Establishment of new categories of charitable purpose for public interest journalism.
   
12 Improving digital media literacy in the community
  Educating the community to improve the ability of Australians to assess the validity of news sources, determine whether what they are reading is genuine and reliable, understand the types of and modes of delivery of news, the importance of journalism to the democratic process and how to distinguish between factual report and editorial opinion and commentary.
   
13 Digital media literacy in schools
  The Terms of Reference for the review of the Australian Curriculum scheduled for 2020 to include consideration of the approach to digital media literacy education in Australian schools.
   
14 Monitoring efforts of digital platforms to implement credibility signalling
  A regulator, such as ACMA, be required to monitor digital platforms and to report on its findings so consumers can ascertain the veracity, trustworthiness and quality of news and journalism they access online. 
   
15 Digital Platforms Code to counter disinformation
  Digital platforms with more than one million monthly active users in Australia to implement an industry code of conduct to govern the handling of complaints about 'fake news' that pose a serious public detriment.
   
16 Strengthen protections in the Privacy Act
  Updating the definition of 'personal information' to capture technical data such as IP addresses and device identifiers, strengthening notification and consent requirements, enabling the erasure of personal information and giving individuals a direct right of action.
   
17 Broader reform of Australian privacy law
  These broader reforms would consider amendments to the current law in relation to its objectives, scope, whether higher standards or protection are required, inferred information, de-identified information, overseas data flow and third party certification. 
   
18 OAIC privacy code for digital platforms
  A new enforceable code of practice to enable proactive and targeted regulation of digital platforms' data practices.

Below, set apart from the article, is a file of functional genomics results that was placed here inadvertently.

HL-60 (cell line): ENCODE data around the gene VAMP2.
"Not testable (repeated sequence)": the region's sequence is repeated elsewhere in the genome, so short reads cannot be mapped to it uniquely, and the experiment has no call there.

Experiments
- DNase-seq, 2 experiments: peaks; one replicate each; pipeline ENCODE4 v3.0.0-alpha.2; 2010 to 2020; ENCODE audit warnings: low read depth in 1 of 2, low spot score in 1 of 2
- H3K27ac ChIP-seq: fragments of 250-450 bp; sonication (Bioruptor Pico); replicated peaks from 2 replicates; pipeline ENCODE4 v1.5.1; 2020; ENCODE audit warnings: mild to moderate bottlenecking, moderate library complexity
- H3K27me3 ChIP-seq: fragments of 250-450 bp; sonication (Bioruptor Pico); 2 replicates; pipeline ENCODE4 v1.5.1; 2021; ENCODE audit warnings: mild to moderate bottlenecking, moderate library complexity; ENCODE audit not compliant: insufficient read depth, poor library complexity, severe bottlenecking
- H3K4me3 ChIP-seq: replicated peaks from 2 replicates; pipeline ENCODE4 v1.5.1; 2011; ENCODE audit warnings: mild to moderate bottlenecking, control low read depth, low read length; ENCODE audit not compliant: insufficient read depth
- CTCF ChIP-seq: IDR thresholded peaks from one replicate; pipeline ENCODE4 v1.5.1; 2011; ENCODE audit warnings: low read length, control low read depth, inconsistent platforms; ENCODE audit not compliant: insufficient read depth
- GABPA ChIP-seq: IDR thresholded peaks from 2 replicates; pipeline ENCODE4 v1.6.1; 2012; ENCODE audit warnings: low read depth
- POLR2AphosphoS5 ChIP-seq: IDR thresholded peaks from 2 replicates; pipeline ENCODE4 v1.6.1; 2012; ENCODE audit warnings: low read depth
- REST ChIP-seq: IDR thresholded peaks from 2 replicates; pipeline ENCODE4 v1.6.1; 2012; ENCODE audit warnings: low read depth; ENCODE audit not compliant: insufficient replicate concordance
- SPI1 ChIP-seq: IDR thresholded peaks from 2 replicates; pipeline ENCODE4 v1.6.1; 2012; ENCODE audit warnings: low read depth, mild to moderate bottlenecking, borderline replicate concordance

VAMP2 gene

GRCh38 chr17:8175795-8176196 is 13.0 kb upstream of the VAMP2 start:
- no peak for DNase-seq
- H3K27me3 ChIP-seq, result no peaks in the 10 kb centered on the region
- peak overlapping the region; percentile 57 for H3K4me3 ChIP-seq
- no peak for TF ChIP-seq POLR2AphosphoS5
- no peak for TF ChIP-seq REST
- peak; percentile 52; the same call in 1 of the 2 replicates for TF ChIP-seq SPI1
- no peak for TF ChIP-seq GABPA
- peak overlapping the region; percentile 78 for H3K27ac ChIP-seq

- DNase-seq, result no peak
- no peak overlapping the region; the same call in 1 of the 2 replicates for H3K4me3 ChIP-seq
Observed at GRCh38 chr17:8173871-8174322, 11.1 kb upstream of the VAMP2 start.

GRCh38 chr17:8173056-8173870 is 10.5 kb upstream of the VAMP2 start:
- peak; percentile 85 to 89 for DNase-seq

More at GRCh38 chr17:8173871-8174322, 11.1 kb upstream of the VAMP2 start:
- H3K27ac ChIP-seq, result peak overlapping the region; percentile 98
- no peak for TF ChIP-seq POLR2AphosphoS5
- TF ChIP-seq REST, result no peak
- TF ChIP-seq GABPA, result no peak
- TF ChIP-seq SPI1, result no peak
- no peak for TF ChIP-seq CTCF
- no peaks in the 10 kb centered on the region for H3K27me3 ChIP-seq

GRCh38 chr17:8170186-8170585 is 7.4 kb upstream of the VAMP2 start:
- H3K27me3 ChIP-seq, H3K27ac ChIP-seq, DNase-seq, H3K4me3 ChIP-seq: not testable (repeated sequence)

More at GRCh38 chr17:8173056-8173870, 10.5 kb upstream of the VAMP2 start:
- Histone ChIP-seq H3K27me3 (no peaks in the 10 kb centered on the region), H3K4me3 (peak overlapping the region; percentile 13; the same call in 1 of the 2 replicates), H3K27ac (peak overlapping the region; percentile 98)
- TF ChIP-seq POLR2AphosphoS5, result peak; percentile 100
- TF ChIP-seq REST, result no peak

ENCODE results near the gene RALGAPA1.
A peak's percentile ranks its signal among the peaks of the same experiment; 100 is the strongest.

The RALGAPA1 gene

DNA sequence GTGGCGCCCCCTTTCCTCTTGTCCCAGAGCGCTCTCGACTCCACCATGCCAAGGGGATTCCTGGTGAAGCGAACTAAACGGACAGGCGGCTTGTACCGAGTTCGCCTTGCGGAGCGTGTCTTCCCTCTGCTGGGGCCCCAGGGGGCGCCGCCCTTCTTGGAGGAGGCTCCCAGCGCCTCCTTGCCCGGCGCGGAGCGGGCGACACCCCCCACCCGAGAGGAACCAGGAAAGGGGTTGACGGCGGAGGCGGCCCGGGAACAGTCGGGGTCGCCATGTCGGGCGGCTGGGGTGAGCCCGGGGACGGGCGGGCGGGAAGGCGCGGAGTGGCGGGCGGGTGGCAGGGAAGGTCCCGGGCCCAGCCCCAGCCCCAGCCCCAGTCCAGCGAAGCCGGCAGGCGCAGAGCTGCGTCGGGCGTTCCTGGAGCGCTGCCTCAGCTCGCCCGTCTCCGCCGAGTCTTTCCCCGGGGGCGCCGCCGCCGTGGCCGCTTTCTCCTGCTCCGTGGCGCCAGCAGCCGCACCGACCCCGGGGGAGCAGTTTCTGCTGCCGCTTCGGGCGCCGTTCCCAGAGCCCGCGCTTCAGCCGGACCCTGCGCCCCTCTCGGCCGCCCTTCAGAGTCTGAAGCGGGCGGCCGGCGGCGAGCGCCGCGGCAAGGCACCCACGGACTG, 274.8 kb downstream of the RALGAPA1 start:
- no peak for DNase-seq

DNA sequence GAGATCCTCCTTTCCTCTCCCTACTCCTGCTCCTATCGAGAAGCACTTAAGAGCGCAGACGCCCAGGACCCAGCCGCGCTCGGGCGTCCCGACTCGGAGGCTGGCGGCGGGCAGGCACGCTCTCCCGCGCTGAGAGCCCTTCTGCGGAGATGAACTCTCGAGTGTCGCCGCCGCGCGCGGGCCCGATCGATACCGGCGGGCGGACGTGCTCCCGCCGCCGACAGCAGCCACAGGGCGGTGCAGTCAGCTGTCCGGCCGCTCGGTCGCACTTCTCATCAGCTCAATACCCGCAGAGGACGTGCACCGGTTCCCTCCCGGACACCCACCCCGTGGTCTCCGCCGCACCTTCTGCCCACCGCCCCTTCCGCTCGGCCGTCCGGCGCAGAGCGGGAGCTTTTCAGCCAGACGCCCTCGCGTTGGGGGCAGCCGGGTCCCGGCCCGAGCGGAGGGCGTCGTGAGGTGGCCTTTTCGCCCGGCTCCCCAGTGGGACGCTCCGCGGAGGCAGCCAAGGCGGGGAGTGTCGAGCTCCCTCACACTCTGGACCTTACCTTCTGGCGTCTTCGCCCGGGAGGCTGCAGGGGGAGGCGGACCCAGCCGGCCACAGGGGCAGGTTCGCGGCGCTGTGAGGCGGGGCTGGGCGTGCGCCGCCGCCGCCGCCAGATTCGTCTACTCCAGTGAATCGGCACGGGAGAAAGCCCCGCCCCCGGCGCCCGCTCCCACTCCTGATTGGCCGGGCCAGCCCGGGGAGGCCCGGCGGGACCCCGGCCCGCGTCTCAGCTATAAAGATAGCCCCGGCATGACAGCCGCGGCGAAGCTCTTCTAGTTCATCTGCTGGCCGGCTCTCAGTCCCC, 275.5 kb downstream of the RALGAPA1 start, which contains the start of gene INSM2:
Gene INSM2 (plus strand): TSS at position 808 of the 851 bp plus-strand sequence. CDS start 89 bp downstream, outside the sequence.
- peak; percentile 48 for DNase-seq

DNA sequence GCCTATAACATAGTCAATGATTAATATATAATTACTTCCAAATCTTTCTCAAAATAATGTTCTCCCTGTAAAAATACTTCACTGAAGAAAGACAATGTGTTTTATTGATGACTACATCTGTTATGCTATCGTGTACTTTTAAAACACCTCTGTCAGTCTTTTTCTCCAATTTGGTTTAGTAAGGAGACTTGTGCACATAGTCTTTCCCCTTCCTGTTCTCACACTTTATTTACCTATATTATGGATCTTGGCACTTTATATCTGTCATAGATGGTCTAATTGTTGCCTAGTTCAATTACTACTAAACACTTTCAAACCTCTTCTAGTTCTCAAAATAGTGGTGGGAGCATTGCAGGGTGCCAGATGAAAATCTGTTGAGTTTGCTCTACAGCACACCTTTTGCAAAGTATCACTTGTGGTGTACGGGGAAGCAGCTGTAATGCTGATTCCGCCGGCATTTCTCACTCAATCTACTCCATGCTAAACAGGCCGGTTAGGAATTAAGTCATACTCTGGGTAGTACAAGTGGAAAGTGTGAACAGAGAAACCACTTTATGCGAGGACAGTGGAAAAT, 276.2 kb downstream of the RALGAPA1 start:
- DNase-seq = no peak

19 Statutory tort for serious invasions of privacy
  Australia has not yet recognised a common law action for serious invasions of privacy (unlike the UK and other jurisdictions).  A new statutory tort for serious invasions of privacy would give individuals a cause of action to pursue serious invasions of their privacy.
   
20 Prohibition against unfair contract terms
  Amend the Competition and Consumer Act so that unfair contract terms in standard form consumer or small business contracts are prohibited (not just voidable) and are subject to the same civil pecuniary penalties as other breaches of the Australian Consumer Law. 
   
21 Prohibition against certain unfair trading practices
  Introduce a new prohibition against unfair trading practices. This (and the above amendment) is likely to significantly impact many of the Digital Platform's ‘terms of use’ and privacy policies.
   
22 Digital platforms to comply with internal dispute resolution requirements
  A new minimum internal dispute resolution standard to apply to digital platforms.
   
23 Establishment of an ombudsman scheme to resolve complaints and disputes with digital platform providers
  A new scheme to resolve complaints and disputes between consumers and digital platforms, and businesses and digital platforms.